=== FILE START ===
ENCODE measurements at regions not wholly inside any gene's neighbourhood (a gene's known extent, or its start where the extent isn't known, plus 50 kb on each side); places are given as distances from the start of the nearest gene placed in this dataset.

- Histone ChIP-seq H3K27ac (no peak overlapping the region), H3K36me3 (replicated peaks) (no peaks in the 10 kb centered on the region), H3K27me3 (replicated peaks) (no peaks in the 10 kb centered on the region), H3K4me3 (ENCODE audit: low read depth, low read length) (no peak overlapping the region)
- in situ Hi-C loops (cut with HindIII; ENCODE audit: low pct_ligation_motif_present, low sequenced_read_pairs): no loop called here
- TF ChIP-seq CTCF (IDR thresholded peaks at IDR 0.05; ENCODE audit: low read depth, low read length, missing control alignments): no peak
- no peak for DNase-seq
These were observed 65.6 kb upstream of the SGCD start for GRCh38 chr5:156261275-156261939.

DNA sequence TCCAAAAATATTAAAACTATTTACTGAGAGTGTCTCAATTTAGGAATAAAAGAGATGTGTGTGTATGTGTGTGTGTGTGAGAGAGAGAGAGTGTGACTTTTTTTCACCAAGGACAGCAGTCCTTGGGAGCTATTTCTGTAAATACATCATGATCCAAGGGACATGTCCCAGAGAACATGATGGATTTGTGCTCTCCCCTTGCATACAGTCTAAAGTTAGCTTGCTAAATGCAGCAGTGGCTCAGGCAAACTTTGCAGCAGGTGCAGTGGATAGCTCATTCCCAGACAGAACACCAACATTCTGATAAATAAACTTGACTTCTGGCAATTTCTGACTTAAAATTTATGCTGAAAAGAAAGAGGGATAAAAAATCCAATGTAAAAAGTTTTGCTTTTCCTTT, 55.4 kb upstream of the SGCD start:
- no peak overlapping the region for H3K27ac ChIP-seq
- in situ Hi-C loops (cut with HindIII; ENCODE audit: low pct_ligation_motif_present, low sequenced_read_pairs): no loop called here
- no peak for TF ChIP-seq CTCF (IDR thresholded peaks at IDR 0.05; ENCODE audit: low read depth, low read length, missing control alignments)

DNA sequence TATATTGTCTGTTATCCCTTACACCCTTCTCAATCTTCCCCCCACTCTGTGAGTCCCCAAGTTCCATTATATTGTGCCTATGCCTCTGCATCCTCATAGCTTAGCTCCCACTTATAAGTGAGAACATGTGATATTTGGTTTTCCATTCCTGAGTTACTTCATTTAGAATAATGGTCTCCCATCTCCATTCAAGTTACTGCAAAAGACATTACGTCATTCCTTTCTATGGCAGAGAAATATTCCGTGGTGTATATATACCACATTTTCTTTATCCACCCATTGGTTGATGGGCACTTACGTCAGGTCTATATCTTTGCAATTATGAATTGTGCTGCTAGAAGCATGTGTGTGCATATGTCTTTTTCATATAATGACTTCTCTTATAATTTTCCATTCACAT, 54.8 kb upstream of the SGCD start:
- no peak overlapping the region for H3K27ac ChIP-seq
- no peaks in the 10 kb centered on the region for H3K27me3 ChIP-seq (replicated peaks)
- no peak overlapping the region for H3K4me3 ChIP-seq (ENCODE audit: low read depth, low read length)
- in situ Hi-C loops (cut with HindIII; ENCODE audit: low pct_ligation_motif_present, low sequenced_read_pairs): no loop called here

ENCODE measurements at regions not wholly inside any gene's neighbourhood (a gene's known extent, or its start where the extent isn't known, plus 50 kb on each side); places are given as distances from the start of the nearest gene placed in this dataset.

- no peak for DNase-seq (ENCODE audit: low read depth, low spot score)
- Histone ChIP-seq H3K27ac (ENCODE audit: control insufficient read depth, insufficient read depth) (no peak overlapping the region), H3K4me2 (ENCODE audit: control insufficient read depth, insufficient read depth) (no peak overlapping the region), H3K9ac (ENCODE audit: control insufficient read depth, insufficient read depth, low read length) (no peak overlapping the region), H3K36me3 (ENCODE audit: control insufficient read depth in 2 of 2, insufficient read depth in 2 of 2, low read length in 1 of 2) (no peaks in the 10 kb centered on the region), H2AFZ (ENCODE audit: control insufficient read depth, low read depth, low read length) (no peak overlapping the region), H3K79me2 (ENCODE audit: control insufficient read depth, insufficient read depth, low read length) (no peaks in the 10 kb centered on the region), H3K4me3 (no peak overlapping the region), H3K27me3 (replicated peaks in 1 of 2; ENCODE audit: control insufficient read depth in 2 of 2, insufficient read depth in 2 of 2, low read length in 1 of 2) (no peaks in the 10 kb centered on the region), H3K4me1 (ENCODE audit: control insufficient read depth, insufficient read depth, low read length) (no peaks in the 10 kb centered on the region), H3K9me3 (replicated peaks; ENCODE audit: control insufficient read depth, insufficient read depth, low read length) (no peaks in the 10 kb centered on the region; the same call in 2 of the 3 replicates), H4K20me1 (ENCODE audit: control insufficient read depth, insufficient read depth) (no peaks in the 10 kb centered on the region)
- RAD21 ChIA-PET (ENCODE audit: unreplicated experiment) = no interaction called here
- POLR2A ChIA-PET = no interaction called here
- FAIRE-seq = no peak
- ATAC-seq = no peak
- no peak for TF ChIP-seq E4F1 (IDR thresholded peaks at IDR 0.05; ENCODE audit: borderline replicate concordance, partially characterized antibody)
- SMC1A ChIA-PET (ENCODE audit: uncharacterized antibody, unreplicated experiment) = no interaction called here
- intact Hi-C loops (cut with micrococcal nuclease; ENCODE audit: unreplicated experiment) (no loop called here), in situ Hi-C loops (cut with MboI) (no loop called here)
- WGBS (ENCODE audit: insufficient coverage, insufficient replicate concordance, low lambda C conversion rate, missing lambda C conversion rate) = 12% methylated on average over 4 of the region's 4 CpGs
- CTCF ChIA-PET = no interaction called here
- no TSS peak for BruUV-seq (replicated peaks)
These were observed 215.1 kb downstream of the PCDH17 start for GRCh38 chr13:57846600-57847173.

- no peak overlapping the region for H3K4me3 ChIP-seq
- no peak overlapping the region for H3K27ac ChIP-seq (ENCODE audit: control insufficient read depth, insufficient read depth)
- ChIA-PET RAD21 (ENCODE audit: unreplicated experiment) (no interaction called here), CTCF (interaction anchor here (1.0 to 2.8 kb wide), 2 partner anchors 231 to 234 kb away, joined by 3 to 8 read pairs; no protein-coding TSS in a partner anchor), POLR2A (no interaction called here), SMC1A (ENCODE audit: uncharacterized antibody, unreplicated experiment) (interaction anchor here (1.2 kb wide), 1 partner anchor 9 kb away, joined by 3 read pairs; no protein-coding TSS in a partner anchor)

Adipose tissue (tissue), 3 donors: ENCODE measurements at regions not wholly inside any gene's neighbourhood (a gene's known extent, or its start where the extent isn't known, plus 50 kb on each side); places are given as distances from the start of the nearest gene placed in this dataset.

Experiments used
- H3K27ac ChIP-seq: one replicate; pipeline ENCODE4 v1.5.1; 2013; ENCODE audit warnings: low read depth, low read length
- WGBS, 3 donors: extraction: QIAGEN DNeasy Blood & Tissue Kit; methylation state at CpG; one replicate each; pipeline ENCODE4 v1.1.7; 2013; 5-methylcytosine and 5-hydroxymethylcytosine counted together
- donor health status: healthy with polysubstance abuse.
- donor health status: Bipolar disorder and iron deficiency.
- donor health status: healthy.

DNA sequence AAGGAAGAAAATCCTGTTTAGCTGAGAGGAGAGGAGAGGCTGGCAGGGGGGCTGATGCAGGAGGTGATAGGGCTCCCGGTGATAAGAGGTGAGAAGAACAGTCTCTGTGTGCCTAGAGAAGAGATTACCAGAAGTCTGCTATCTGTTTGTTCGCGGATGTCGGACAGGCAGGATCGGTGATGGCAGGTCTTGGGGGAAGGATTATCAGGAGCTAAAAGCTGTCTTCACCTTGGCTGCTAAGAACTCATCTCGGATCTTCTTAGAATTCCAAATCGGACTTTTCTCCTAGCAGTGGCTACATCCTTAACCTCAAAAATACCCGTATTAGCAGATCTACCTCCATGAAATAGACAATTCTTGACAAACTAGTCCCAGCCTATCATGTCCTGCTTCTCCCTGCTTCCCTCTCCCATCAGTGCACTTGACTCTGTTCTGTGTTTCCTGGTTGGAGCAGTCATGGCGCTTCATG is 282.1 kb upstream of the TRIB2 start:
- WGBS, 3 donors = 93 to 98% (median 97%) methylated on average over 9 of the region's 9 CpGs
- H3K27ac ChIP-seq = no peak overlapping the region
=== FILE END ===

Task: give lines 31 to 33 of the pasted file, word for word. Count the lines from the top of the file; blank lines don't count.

- no peak overlapping the region for H3K27ac ChIP-seq (ENCODE audit: control insufficient read depth, insufficient read depth)
- ChIA-PET RAD21 (ENCODE audit: unreplicated experiment) (no interaction called here), CTCF (interaction anchor here (1.0 to 2.8 kb wide), 2 partner anchors 231 to 234 kb away, joined by 3 to 8 read pairs; no protein-coding TSS in a partner anchor), POLR2A (no interaction called here), SMC1A (ENCODE audit: uncharacterized antibody, unreplicated experiment) (interaction anchor here (1.2 kb wide), 1 partner anchor 9 kb away, joined by 3 read pairs; no protein-coding TSS in a partner anchor)

Adipose tissue (tissue), 3 donors: ENCODE measurements at regions not wholly inside any gene's neighbourhood (a gene's known extent, or its start where the extent isn't known, plus 50 kb on each side); places are given as distances from the start of the nearest gene placed in this dataset.